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PASGAHA MAE/-BAN.                                             401
and as they ail lie very close together and are pretty nearly the same size and
have the same general features, being all occupied by members of the same-
clan, the effect upon a chance visitor is a little bewildering. Neither do the
fields of one hamlet all lie together, but are intermingled with those of several
others. The tract however is well-wooded with babul trees dotted about the
borders of the fields and frequent small mango orchards. It is also well-culti-
vated, the only bits of waste being the Bairagis* hermitages, green little nooks,
the last remnants of the original jungle.
X&-KHEBA is said to have been the parent of twenty-eight villages3 eleven
of which are still grouped together under the collective name of the taluka Ar
Lashkarpmr, They are as follows :—Bansa, Basar-Bhikhandi, Bir Aliabad,
Gurera, Khalana, Khajori, Nigora, Nonera, Pavesara, Polua? and Sujanpur.
The last of these, with an area of 24$ acres, is uninhabited and is owned by the
Jat Raja of Mursan. The Khera itself has been deserted for very many years
past, and though a mel& in honour of Barahi Devi is held there twice a year,
even the goddess does not remain permanently on the spot, but is merely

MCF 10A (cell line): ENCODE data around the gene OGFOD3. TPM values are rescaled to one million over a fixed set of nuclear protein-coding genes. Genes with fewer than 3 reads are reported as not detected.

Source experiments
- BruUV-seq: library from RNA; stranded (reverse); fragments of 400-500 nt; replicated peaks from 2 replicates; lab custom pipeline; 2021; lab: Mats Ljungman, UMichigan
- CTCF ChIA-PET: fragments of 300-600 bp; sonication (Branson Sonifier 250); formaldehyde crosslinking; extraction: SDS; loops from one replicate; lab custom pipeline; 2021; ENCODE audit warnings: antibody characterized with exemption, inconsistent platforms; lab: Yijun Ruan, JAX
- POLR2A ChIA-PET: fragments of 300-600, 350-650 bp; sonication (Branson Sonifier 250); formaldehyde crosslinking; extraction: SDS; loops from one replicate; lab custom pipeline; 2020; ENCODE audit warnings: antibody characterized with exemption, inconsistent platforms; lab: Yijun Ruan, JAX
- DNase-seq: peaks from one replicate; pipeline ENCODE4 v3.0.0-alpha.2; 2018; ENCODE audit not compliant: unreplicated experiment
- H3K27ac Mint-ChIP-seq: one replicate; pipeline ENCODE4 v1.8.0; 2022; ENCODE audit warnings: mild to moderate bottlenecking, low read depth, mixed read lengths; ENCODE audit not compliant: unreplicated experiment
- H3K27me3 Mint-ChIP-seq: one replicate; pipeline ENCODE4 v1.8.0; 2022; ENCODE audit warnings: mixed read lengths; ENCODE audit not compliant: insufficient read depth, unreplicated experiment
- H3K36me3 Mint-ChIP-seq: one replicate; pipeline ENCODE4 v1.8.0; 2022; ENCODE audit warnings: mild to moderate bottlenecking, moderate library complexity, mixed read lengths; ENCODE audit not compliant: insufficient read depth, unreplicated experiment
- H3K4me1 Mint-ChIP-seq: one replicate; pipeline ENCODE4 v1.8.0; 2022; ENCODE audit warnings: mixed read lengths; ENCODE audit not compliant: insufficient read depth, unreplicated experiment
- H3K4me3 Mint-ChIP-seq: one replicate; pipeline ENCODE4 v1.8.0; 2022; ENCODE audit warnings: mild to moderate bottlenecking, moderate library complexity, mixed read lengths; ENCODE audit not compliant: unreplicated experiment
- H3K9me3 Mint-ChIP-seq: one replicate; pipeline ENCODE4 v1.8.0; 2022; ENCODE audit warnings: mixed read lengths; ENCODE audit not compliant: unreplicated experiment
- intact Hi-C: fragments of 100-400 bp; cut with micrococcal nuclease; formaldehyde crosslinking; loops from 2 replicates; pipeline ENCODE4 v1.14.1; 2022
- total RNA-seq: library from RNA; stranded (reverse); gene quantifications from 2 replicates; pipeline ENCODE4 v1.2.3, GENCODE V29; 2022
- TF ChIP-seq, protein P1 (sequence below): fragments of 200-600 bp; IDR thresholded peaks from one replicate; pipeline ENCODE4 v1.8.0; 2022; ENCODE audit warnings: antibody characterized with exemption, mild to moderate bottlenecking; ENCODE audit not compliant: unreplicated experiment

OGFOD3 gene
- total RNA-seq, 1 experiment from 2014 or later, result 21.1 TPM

brought over for the occasion.
MADEM.—This is a circle of five villages occupied by Jats of the Dangri
sub-division. Their ancestor, by name Kapiir, is said to have been a Sissodiya
Thakur from Jaitai in the Sa'dabad pargana, but originally from Chitor, whose
five sons, Chhikara, Bhojua, Jagatiya, Nauranga, and Ransingea, founded the
villages that still bear their names. In consequence of their laxity in allowing
widow re-marriage they lost caste and from Thakurs became Jats. The older
occupants of the locality are represented to have been Kalars, CWnkara and
Bansingha now form the central settlement. At the siyary or shrine of the
goddess of small-pox, who is specially worshipped once a year in the month of
Asarh, I noticed a small figure apparently Jain, which slightly confirms my
view that Kalar is the local name for the older followers of that fait!,
EAYA—population 2,752—is a small town on the Aligarh road, seven miles
from Mathursi, and the first station on the Light Railway from that city to
Hathras. It has no arable land of its own, but is the recognised centre of as
many as twenty-one Jat villages which were founded from it. These are as
follows s_(i) N4gai? (-2) Gonga, (3) Suraj, (4) Dhakn, (5) Acham, (6) Bhain-
sara, (7) Siyara, (8) Banau, (CJ) Parar&ri, (10) Saras, (11) Tirwa, (12) Kharwa,
(13) Karwa Hansi, (14) Thana Arnar Sinh, (15) Saur, (16) PoMmr Hirday,
(17) Malhai, (18) Khairin, (19) Bhima, (20) Koil, and (21) Chnra Hansi,
The first fourteen of these are the older settlements and are called the chaudab